SIGTARP and the Executive-Legislative Clash: Confronting a Bowsher Issue with an Eye Toward Preserving the Separation of Powers During Future Crisis Legislation

Aaron R. Sims
Washington and Lee Law Review (winner of the Washington and Lee Law Council Award for Outstanding Student Note)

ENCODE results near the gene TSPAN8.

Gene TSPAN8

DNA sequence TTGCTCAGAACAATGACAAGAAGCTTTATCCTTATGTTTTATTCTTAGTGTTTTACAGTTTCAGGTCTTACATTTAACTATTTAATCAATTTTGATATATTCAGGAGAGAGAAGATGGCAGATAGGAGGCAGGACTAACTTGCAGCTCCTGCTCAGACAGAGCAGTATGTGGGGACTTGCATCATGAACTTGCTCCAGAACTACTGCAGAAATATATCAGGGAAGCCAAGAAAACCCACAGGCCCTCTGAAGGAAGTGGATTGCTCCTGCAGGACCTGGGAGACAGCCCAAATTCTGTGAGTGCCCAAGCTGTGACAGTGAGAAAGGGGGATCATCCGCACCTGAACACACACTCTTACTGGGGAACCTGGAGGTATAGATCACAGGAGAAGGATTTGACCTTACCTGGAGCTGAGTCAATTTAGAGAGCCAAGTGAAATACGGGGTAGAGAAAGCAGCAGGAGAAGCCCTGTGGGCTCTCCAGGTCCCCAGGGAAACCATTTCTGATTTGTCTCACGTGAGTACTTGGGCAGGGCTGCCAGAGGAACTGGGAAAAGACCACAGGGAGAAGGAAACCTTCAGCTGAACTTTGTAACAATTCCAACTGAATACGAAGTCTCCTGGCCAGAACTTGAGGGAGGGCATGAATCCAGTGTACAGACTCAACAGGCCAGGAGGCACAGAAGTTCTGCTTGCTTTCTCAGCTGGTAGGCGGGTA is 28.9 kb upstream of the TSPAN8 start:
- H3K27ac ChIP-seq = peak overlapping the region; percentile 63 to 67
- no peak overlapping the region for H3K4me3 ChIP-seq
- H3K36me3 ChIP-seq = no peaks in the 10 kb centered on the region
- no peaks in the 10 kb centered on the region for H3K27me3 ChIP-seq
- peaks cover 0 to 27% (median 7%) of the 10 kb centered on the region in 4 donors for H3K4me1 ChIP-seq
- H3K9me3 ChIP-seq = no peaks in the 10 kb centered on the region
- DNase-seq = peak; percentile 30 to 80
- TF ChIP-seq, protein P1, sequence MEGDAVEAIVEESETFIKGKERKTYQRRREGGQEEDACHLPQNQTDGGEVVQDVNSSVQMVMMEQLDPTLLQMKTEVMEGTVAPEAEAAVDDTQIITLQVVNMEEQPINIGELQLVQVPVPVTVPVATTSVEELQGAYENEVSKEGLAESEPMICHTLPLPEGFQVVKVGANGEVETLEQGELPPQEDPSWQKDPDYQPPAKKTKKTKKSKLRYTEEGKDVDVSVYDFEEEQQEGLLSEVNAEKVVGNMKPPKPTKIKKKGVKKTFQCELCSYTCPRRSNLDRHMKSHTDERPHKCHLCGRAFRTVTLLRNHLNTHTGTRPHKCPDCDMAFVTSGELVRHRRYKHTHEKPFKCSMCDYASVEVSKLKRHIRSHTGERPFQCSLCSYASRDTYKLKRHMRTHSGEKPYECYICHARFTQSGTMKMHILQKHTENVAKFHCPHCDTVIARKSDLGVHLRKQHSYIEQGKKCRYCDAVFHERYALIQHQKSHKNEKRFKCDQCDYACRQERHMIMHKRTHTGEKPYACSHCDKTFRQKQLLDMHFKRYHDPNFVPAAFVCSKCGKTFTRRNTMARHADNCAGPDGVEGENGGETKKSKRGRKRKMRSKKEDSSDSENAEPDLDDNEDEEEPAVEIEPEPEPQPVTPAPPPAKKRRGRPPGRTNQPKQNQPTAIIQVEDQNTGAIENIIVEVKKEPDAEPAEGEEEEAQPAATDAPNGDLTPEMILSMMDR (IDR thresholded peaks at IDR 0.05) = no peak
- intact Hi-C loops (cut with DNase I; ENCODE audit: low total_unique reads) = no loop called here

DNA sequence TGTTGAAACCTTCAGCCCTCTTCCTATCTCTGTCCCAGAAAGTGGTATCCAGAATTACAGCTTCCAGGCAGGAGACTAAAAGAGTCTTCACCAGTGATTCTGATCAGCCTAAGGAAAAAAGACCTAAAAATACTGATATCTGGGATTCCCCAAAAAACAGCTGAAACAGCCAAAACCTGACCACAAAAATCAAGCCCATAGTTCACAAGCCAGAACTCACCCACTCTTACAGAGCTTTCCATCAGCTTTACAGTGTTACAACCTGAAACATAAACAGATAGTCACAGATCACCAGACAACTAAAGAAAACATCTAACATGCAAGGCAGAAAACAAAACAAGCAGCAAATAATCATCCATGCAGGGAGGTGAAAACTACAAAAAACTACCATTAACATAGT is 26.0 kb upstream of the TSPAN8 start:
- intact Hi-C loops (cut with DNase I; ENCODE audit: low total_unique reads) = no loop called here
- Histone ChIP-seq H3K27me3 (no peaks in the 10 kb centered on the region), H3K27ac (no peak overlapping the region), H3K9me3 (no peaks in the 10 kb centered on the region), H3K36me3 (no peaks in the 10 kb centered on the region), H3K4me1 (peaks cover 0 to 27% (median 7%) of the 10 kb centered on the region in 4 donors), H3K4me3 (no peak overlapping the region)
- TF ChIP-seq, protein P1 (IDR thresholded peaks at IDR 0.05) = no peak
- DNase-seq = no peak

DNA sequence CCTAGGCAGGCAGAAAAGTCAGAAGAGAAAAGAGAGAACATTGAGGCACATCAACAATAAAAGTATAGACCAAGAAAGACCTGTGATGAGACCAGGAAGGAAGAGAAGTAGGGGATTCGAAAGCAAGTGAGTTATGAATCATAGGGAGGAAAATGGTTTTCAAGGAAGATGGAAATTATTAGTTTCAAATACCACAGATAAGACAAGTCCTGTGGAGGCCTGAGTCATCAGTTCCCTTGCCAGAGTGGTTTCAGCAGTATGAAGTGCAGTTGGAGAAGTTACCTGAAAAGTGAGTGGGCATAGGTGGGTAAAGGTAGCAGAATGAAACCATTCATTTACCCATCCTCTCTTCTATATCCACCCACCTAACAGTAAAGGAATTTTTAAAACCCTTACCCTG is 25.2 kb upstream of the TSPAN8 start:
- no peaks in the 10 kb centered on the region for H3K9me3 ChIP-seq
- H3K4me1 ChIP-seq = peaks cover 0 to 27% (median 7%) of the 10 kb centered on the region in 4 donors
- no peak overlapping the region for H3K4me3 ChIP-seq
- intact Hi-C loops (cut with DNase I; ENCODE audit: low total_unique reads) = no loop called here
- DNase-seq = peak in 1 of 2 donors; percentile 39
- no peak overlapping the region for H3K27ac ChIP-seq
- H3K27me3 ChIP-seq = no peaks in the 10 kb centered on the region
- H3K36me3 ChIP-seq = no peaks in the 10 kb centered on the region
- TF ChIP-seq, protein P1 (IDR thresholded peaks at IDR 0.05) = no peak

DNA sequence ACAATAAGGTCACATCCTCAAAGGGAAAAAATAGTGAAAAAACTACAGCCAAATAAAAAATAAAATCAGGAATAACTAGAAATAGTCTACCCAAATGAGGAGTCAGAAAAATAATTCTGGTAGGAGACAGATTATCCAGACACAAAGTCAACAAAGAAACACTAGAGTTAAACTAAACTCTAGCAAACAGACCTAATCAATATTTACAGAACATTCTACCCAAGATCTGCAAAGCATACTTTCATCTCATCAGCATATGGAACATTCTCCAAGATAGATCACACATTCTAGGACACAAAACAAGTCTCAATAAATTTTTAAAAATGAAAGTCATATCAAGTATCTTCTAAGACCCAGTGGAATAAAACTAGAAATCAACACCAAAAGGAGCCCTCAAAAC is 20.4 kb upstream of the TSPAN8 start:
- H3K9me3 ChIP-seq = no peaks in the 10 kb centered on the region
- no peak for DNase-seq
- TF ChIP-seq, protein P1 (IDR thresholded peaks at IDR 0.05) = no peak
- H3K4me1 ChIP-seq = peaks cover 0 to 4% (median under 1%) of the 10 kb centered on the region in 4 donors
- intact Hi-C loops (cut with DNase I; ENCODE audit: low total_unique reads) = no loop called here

The murky demarcations between congressional and presidential authority instigate many heavyweight bouts over the bounds of legislative and executive power. The struggle for dominance between Congress and the President has produced yet another herculean clash. The issue confronted by this Note is whether Congress violates the separation of powers doctrine by retaining virtually all control, except for the removal power, over the Special Inspector General for the Troubled Asset Relief Program (SIGTARP), a government watchdog commissioned to supervise the Treasury Department’s execution of Congress’s monumental economic bailout program, and by requiring Treasury, an executive branch agency, to implement recommendations from SIGTARP that are either necessary or appropriate.

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